For Mike Scribner, a suntanned and fast-talking American, the small landscaping business he has back home is simply a way to fund the four-month kitesurfing trips he takes to Vietnam every year.
For the past six years the 49-year-old has left the US as the cold weather kicks in and set up home in Mui Ne, a small Vietnamese beachside village. A decade ago Mui Ne was just a simple fishing village, but it is quickly becoming the Asian capital of one of the fastest-growing sports in the world: kitesurfing.
It's a clear day and more than 100 kites can be seen on the horizon, each with a small figure dangling below - a figure being pulled along at speed while bouncing along the surface of the water attached to a board.
With ideal weather, experienced kitesurfers off the coast at Mui Ne can pick up speed and launch themselves nine to 12 metres into the sky, staying in the air for more than 10 seconds before splashing back down onto the surface of the water. "Some guys just like to fly high," says Scribner with a smile, as he washes the sand off his kite.
Scribner is not alone in embracing the sport later in life, nor in allowing it to become an all-consuming passion.
"Back in 2009 I was laid off from my IT job, so decided to take some time off," says 47-year-old Briton, Sanjay Patel. "I was here for three months last year, and three already this year. Now I am planning to base myself in Mui Ne for several months a year and work remotely." The underlying message that his work day will now be dependent on the weather remains unsaid.
Kitesurfing, which has been described as combining windsurfing, surfing and paragliding into one extreme sport, only really took off in the late 1990s, as the technology was perfected and kitesurfing destinations began to materialise. The first competition was officially held in Maui, in Hawaii, in 1998.
The sport thrives on flat water - much like windsurfing - and strong, beach-directed winds, both of which Mui Ne has in abundance, as well as a laid-back lifestyle, cheap seafood and year-round sun.
"You can look down the beach on Christmas Day and see 200-plus kites in the sky," says Jeff Newell, a 41-year-old Briton who owns C2Sky, one of the more than 20 kitesurfing schools that now pepper the sandy beaches of Mui Ne.
The village of Mui Ne is, even today, little more than a cluster of beach huts and basic hotels on either side of a thin, straight road that eventually joins Ho Chi Minh City in the south of Vietnam with cities in the centre and north.
A four-hour bus ride from Ho Chi Minh City and five from Nha Trang, a central Vietnamese city long known to tourists, the village used to be seen as a strategic beach stop on the long journey down the coast. Now visitors come expressly to spend time there.
Walk down the main street, with the tarmac awash with sand from the beach 30 metres away, and you will see almost everything the village has to offer: dozens of US$8-a-night guest houses along with a few plusher hotels. Shop signs advertise new and used boards and kites for sale, and an abundance of bars and restaurants offer barbecued seafood to be washed down with local beer or cheap rhum (a sweet rum) and cola.
The village retains much of its tranquil charm, and away from the main street, among the fishing vessels and in the sandy ravines to the west of town, it is easy to forget the mostly foreign beach-lovers and water sports enthusiasts who take over much of the Vietnamese village year round.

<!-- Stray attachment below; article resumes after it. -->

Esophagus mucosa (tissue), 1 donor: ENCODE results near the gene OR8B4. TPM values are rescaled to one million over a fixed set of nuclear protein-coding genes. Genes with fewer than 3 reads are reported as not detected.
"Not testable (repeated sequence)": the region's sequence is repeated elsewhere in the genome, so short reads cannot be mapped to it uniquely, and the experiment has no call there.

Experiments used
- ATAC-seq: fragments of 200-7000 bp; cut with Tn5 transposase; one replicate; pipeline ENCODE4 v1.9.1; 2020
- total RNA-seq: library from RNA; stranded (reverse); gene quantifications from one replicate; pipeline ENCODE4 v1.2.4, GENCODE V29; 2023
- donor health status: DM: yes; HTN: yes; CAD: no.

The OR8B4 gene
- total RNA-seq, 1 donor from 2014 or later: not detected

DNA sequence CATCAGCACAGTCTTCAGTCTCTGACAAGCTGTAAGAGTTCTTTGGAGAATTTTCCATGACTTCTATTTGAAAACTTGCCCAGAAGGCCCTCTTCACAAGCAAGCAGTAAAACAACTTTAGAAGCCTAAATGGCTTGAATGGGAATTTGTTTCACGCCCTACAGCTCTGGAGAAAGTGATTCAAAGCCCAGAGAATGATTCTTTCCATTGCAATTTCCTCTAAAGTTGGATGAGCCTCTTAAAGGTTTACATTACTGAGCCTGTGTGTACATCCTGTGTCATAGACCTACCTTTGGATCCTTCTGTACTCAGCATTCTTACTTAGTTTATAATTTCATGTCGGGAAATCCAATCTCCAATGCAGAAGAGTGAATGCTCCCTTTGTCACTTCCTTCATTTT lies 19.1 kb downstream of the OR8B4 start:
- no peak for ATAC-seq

Since kitesurfing has only been around for the past 15 years, many see it as ideal for anyone looking for a new thrill where they will not always be eclipsed by younger riders who have been competing since they could stand. "It is not physically demanding and new riders, whatever their age, can be up and going within three days," C2Sky's Newell explains, cradling a beer one evening as the sun begins to set. "Because of the nature of the sport, we teach 11-year-old girls, 65-year-old men - everyone."
For beginners, the first hour is mostly spent on the beach learning to control the kite's movements. From hour two, students are taken into the water to get used to being dragged along on their board. By hour three, they are expected to get up, and from there, as one instructor says, "There is no turning back".
The sandy beaches and cool turquoise waters of Mui Ne bay stretch as far as the eye can see, but most of the kitesurfers and schools are clustered on the few kilometres adjacent to the guest houses and bars, the stretch where the conditions are most suited.
"To kitesurf properly, you need the right beach conditions, right wind speed and direction, and waves that are not too violent," says Matt Kwantes, 45, who came to work at Jibe's, the first school to offer kitesurfing lessons, in 2003, and never left. "When we started we spent a lot of time just driving along the coast checking out all the bays for the best spot."
Weather conditions are ideal in the early part of the year, but kitesurfing and windsurfing, another favourite sport in Mui Ne, are possible most of the year.
"I spent my first two years here non-stop," says Newell. "After that I had to leave to get a reality check."
The speed of life is slow here and, unlike in many beach resorts, nights in Mui Ne often break up early.
"Most kitesurfers, if they are serious, are in bed by 9pm, so they can get up early and be ready for the new day on the water," Newell says.
Over the past decade the number of people visiting Mui Ne to try their hand at the fledgling sport has grown, and it is likely to continue to do so.
Standing on the beach in the evening light, Newell has a relaxed smile on his face. "This is the fastest-growing extreme sport in the world, and Mui Ne is its hub in Asia," he says.